Co-parenting is a method of parenting in cohesion with your ex-spouse or partner where both parties are able to make decisions regarding the welfare of the child together and with minimal conflict. Co-parenting, although ideal, can be difficult to maintain during such an emotionally charged time, especially if the divorce is considered “high conflict.”
For those who cannot co-parent, parallel parenting is recommended. Parallel parenting is a method by which to make decisions with your ex but with a bit of disengagement to prevent emotions from clouding judgement and/or behavior. Parallel parenting enables both parents of a child to follow the same set of parenting rules while keeping their feelings in check when making decisions together for the best of the children.
If you and your ex have difficulties working together in person or verbally, here are a few guidelines for both parties to follow when parallel parenting.
- Conduct all communication in a formal setting. Use emails or texting to communicate and only about subjects relating to your children. Minimal face to face communication reduces the risk of an argument taking place in front of the kids. When you do have to talk in person (like at a school or sporting event) remain business-like and cordial and do not engage in conversation that does not directly relate to the welfare of the children.
- “If you don’t have anything nice to say, say nothing at all”. This is most true after a high-conflict divorce. Keep your feelings about your ex-spouse to yourself; do not project your feelings about your spouse onto your children and avoid speaking ill of your ex in front of or near your children. Divorces are difficult for children, sometimes more so, and hearing bad things about someone they love can make it harder.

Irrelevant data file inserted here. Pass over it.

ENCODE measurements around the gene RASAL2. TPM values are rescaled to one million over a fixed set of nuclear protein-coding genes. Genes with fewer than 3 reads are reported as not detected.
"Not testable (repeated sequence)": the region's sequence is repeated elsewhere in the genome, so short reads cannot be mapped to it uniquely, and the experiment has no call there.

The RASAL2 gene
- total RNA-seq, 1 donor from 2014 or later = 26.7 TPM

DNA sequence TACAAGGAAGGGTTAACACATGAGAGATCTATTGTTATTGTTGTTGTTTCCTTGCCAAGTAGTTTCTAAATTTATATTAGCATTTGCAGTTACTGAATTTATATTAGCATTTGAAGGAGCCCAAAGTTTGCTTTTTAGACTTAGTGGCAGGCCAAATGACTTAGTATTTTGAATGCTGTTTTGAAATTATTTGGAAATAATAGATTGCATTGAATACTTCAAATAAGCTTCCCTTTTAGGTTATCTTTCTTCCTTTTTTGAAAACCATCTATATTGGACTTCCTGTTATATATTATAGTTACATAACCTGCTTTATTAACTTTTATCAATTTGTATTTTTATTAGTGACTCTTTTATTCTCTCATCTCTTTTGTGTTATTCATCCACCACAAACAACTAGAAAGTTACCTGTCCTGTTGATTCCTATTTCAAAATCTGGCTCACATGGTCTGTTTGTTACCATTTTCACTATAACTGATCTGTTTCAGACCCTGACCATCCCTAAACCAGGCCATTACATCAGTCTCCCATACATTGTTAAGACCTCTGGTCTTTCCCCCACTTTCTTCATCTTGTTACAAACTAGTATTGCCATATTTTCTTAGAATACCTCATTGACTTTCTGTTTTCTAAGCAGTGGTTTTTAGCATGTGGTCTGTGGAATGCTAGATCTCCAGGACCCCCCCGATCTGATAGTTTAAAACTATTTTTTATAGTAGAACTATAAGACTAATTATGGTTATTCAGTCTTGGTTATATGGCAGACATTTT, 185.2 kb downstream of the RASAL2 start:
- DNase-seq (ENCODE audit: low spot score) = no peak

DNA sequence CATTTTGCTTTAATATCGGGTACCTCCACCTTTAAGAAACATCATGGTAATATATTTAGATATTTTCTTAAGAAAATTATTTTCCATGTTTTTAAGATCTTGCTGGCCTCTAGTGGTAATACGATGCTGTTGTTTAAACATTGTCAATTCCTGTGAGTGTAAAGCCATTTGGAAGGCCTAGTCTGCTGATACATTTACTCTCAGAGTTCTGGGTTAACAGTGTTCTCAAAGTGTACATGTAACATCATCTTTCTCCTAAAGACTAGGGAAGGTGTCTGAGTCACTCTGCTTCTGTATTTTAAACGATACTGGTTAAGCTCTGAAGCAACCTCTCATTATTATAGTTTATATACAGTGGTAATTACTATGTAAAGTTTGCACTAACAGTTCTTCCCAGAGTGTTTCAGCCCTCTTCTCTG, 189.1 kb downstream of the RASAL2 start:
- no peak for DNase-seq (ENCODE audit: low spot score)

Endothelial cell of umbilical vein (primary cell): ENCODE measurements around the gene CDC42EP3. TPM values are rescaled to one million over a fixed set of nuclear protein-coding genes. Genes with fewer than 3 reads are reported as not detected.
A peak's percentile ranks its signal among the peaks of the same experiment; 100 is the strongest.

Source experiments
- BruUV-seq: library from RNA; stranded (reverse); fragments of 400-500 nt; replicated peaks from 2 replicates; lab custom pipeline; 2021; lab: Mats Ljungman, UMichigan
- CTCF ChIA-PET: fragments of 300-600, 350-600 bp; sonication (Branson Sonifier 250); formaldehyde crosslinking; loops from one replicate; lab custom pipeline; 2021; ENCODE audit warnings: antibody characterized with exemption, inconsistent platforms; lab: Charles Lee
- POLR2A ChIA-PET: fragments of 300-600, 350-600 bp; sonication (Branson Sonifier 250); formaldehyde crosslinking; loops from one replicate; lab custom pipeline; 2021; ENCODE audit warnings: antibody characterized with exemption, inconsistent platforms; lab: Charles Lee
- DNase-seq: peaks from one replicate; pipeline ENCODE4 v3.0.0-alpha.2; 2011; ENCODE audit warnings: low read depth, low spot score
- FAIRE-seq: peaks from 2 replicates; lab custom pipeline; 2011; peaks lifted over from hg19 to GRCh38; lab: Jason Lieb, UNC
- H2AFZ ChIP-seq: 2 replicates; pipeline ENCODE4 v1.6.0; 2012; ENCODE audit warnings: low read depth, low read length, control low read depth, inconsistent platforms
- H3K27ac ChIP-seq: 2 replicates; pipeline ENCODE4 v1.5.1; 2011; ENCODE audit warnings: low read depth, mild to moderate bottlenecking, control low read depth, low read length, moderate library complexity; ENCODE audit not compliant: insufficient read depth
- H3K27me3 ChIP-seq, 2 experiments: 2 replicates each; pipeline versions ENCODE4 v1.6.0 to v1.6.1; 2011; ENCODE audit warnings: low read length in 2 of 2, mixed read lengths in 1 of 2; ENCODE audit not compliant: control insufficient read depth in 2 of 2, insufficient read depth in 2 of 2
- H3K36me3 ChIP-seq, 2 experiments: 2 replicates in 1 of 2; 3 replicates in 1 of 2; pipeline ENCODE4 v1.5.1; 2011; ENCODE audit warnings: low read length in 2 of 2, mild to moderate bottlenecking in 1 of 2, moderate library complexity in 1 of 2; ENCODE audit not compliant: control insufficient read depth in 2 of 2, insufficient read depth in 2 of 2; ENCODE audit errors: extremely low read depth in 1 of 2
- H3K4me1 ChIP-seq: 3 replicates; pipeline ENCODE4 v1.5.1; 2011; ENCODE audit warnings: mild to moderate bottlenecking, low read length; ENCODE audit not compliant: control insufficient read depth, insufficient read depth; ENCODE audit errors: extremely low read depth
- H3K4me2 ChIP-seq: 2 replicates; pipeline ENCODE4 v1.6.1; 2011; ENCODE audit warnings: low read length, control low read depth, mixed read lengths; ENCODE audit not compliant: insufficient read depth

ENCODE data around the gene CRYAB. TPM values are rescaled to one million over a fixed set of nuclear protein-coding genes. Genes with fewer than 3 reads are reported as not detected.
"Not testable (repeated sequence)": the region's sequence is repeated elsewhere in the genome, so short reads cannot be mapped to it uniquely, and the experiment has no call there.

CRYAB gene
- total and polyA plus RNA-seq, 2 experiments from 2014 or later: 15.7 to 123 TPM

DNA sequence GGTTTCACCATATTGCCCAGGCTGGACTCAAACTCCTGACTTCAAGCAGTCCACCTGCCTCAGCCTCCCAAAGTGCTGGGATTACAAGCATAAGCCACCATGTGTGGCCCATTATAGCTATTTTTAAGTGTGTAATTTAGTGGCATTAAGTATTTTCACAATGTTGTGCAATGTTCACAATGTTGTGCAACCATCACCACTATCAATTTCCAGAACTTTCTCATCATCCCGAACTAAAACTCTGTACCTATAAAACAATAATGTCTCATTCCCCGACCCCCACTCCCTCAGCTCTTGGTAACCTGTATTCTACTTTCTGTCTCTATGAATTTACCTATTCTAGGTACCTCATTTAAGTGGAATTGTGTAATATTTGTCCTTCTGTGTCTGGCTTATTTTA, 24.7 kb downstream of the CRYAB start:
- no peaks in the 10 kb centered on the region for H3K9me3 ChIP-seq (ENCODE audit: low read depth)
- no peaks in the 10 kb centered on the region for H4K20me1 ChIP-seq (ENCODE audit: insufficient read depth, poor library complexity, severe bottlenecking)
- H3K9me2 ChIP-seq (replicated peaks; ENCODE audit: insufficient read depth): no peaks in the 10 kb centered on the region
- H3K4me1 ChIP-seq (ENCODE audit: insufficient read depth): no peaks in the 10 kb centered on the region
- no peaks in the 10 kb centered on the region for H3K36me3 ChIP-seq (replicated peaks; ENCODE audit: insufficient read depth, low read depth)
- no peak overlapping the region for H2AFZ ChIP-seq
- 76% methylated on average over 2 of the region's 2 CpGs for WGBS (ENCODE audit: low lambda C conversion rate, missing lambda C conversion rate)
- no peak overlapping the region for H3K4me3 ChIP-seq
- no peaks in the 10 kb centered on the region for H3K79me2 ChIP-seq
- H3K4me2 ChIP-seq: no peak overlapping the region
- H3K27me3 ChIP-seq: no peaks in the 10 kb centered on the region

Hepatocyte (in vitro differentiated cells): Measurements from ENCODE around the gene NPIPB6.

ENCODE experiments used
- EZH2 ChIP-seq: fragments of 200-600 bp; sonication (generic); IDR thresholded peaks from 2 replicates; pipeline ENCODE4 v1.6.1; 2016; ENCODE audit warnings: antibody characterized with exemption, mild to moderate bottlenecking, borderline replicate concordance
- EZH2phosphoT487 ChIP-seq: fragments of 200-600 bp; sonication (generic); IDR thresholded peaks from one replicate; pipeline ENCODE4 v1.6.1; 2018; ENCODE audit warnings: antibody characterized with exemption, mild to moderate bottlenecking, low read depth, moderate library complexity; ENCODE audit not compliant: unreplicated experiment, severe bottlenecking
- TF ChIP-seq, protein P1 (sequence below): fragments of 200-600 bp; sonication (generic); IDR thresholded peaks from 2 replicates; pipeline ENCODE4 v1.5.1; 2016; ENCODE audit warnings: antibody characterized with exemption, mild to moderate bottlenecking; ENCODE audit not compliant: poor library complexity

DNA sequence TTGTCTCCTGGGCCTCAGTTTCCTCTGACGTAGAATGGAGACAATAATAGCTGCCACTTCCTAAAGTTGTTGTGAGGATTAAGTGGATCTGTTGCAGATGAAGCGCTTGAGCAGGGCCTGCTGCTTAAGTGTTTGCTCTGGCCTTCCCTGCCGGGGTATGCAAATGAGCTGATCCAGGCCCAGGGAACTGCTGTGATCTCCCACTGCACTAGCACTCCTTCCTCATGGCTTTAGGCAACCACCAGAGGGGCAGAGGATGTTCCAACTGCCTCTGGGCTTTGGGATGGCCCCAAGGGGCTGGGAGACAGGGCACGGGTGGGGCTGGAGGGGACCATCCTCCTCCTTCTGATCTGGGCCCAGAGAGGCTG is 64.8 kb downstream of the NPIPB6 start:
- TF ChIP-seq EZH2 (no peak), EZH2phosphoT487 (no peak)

- Children are not messengers. Do not use your children to communicate messages to your ex or as a source for information. If your ex has started dating or made a large purchase, don’t ask for details from your child and don’t ask your child to inform your ex-spouse about a change in an upcoming event—their new social life is not any of your business and you should send an email or text update about the schedule change.
- Create a shared, digital calendar. Schedules should list with whom the child will be with on which days, any upcoming school events, and extracurricular activities. Both parents should have access to it and changes to the calendar should alert the other party. There are many websites and apps designed for communication and event tracking for parents engaged in parallel parenting.
- Pre-approve modifications in advance and in writing. If either party requests a temporary change in the visitation schedule or handling of a particular responsibility, these changes should be made well in advanced and be sent to the other parent in writing (emails, texts, and digital forms count). Not only does this provide documentation the change was approved but it also provides ample time for both parents to make any necessary plans to accommodate the change.
Over time, successful parallel parenting can lead to parents to move past their emotions and learn how to come together and co-parent. If not, these parallel parenting guidelines serve as an excellent means to keep emotions from taking over and causing the child or children involved to feel as if they are in the middle of conflict.
Source: Divorce Magazine, “What is the difference between co-parenting and parallel parenting?”, accessed Dec 4, 2016